"8mm"? "Starter gun"?
It's obvious that you know very little about pistols and pistol shooting.
I strongly suggest that, before you even attempt to buy a pistol, much less carry one, you take a class in which you will be taught the fundamentals of pistol safety, handling, and shooting.
You might ask about such a class at any nearby gun shop or shooting range. The concealed-pistol-licensing agency in your county might also be able to help.
There are gun shops and shooting ranges where pistols are rented by the hour. You might try as many of these as you can afford to rent and for which you have the funds to buy ammunition.
Look for comfort in your hand, and how well you can reach the gun's controls. Accuracy is not an issue because self-defense is not a high-accuracy application, and because you are a beginner who cannot be expected to place bullets well yet.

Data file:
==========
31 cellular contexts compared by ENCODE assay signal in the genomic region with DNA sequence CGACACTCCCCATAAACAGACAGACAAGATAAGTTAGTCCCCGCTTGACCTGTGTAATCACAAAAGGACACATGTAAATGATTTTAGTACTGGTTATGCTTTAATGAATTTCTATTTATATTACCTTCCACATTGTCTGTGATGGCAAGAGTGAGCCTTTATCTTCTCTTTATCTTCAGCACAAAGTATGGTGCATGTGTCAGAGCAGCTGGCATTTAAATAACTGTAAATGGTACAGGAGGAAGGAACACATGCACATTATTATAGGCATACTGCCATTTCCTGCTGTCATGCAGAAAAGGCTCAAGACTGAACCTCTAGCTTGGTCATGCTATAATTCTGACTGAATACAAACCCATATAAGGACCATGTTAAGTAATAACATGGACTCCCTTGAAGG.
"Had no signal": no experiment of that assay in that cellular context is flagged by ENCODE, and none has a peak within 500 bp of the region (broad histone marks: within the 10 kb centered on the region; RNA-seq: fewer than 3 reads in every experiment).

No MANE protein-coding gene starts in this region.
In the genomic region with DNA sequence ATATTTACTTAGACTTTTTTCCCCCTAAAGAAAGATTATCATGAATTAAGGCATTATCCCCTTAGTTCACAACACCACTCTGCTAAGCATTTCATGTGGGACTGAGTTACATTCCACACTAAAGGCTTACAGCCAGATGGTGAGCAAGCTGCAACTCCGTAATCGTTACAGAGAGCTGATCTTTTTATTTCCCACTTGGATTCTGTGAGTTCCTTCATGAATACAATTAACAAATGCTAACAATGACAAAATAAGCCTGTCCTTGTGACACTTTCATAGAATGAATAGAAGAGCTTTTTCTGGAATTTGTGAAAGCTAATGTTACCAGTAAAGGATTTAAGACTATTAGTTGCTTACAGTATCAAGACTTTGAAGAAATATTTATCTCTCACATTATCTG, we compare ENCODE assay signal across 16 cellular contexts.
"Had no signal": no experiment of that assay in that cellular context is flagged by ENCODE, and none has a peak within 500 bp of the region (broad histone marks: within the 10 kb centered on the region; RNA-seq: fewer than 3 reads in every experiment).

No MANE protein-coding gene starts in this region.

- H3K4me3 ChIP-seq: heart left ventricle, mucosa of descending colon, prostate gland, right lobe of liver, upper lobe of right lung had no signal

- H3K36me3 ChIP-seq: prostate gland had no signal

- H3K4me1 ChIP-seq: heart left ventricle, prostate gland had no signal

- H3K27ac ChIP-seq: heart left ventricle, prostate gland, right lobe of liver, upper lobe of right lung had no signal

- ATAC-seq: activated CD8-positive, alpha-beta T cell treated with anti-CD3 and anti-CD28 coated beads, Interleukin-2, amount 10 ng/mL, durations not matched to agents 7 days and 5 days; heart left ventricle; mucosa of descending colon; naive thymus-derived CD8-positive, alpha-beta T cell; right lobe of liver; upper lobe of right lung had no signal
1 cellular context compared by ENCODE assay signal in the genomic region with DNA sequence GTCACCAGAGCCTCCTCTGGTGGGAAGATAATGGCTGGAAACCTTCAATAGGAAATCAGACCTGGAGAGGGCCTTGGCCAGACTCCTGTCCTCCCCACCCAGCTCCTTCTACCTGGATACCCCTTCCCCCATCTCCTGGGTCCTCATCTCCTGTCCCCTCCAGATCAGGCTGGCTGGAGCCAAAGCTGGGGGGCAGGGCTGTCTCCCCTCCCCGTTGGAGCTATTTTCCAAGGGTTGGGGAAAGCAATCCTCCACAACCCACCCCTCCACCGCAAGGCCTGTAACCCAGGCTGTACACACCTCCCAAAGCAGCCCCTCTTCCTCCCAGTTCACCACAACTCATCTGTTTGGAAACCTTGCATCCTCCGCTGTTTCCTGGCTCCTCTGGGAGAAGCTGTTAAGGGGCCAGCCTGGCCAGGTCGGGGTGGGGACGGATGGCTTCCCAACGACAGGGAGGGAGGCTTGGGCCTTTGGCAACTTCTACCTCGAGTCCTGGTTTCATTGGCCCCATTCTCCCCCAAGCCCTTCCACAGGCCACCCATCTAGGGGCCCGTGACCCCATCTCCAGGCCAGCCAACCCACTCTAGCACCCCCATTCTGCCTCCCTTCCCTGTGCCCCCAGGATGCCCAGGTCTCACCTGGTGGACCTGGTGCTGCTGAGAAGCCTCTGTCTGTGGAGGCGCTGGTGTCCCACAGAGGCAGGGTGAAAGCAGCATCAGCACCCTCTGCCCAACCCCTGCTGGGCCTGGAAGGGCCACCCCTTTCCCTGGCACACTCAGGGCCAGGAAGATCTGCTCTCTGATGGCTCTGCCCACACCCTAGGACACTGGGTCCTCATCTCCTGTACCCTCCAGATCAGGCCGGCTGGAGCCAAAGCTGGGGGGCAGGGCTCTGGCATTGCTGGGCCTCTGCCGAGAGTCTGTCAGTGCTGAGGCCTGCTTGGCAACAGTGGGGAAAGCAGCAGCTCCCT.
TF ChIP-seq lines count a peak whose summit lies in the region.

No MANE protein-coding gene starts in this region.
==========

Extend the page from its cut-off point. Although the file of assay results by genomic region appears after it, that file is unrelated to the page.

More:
Do not be suckered-in by neat-looking little pistols in pretty colors. Small handguns are very difficult to shoot effectively and well. The smaller the gun, the more it's going to hurt your hand.
Beginners should start with full-size, full-weight pistols because the size and weight absorbs enough of the gun's recoil to make the shooting experience pleasant, and not a turn-off.
The 9mm "Luger" cartridge is the most popular nowadays, but I prefer to start students off with the .45 ACP instead. A full-size, all-steel, .45 ACP pistol is the easiest of all beginners' guns to control.
Another possible choice is a revolver in .38 Special, but it, too, should be all-steel and it should have at least a 4"-long barrel (and 5" is better). The revolver should also have a hand-filling grip (handle), maybe even made of rubber. (However, I suggest against the Taurus and Rossi brands, since their quality control is not consistent.)
The very best value for your money would be a used pistol, rather than a new one.